Property owners protest against modern day
western land grabs by Indian tribes
Land Grab: Lloyd Fields explains how the
Morongo Indian Tribe blockaded the only public
road leading to his 41-acre property.
Watch a video from the event
(Riverside County, Calif. June 17, 2011) Pleading for help from their elected officials, more than 100 property owners rallied at the Riverside County Courthouse yesterday to expose how Native American tribes are infringing upon private property rights in their quest for more casino land.
Homeowners protesting tribal actions at the event described how access to their land has been – or will be – cut off by actions of the Morongo Band of Mission Indians, the Soboba Tribe of Luiseno Indians, and the Colorado River Indian Tribes, and how their property has been vandalized.
Using his own black-and-white land grab case as an example, Lloyd Fields, whose family has owned land in Banning for 50 years, started the event by declaring how the Morongo Indian Tribe has blocked the only public road leading to his 41-acre property in Banning.
“Morongo blockaded a public road – a public road – within the City of Banning to force me to sell at pennies on the dollar so they can expand their casino empire,” Fields said at the event. “The road Morongo blocked is named after my father – adding insult to injury.”
Morongo’s handling of Fields is not an isolated incident but a growing trend across California. Indian tribes have become more brash as their political clout has grown. Collectively, Indian Casino tribes rank #1 in the nation in political contributions and are apparently using this influence to expand their land bases at the expense of their unfortunate neighbors.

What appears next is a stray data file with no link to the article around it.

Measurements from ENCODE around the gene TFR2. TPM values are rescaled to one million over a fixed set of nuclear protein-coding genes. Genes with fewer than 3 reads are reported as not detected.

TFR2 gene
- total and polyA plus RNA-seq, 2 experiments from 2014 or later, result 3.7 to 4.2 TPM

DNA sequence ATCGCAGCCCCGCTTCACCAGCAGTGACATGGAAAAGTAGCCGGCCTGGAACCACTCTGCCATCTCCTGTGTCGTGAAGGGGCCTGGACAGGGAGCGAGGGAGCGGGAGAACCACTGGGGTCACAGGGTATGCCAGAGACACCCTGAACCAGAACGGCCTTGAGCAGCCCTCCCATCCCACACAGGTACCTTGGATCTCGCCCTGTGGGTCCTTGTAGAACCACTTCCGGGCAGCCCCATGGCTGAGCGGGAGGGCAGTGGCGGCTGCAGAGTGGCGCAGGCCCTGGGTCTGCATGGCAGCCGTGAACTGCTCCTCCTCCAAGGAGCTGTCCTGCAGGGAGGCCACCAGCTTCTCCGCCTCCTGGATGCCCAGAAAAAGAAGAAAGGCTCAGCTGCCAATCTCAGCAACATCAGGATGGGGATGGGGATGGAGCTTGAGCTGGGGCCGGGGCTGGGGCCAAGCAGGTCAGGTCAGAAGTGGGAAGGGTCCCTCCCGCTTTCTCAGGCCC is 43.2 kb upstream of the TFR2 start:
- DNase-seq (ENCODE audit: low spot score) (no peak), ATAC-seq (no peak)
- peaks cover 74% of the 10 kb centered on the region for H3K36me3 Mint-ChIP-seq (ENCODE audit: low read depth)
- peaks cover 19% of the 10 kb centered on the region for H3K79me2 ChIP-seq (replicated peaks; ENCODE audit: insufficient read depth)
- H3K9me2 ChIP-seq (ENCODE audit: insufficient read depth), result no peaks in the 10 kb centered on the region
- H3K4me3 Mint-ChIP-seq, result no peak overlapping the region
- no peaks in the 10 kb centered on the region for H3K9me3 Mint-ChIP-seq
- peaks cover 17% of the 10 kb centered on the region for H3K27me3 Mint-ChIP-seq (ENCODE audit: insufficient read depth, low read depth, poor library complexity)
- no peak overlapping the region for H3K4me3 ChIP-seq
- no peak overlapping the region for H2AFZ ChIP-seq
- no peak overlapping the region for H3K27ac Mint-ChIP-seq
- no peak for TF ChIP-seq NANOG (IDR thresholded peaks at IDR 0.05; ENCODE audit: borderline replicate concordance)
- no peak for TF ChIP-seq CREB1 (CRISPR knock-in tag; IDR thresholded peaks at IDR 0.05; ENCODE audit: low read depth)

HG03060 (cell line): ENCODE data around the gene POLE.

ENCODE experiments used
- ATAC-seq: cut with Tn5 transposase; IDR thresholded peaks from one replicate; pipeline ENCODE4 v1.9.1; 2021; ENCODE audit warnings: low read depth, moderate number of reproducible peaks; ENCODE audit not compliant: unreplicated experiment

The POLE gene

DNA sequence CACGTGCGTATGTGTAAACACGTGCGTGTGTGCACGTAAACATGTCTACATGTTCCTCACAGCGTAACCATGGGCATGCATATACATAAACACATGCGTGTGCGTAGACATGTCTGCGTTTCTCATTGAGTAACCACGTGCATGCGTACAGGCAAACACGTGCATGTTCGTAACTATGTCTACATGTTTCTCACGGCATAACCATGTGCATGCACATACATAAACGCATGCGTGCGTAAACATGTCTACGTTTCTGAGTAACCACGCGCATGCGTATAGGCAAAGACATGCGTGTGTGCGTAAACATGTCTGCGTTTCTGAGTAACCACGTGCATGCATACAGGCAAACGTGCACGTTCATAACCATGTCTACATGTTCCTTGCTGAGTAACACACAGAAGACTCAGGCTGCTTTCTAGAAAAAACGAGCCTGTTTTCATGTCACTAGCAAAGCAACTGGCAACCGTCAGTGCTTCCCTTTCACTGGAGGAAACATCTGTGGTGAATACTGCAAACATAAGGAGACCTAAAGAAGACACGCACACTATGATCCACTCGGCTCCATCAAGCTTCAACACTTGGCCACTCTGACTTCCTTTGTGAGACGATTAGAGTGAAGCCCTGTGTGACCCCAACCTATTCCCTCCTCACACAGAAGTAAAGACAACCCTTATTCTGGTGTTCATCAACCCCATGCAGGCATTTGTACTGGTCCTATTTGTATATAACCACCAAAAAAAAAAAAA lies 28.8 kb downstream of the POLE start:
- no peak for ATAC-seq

Fields has experienced this first-hand: “Morongo and other casino tribes are the ‘untouchables’ of the 21st century. Political power and legal immunities recognized by the Federal government make for a dangerous combination – one I don’t know if I can overcome,” he said.
About 20 miles southwest of Banning, the Soboba Tribe is pushing hard to acquire an additional 600 acres of land for a second casino near the City of San Jacinto. This acquisition will create three islands of non-Indian citizens living inside Indian trust land.
Jerry Uecker from Save Our Communities – the group of residents who would be impacted by the Soboba casino expansion – said at the press conference: “We urge our City of San Jacinto, the Riverside County Supervisors and Governor Brown to oppose this acquisition on the grounds it will be detrimental to the health and safety of the citizens of our communities.”
In Riverside County, these modern day land grabs extend to the Colorado River.
Members of the Blythe Boat Club and the West Bank Homeowners Association shared harrowing tales of how The Colorado River Indian Tribes is attempting a land grab of prime pieces of real estate along the River by asserting authority and jurisdiction of tribal laws over the land of non-Indian citizens.
“The Blythe Boat Club has held a deed to its land since 1948 and paid its property taxes faithfully to the County of Riverside. Why is the County of Riverside not defending the rights of taxpaying citizens,” said the club’s representative, Toni Hawley.
Fields summarized the group’s unified cry by stating: “We’re pleading to elected officials at all levels in Banning, Riverside County, the State of California and the Federal government to stand up to Indian Casino tribes, and stand up for local property owners by stopping these unjust land grabs.”
The event was organized by Cheryl Schmit with Stand Up for California, a statewide organization with a focus on gambling issues affecting California, including tribal gaming, card clubs and the state lottery.
“We seek justice to situations that citizens seem to be caught in the middle of,” Schmit said. “These are policy issues that we need solutions to.”
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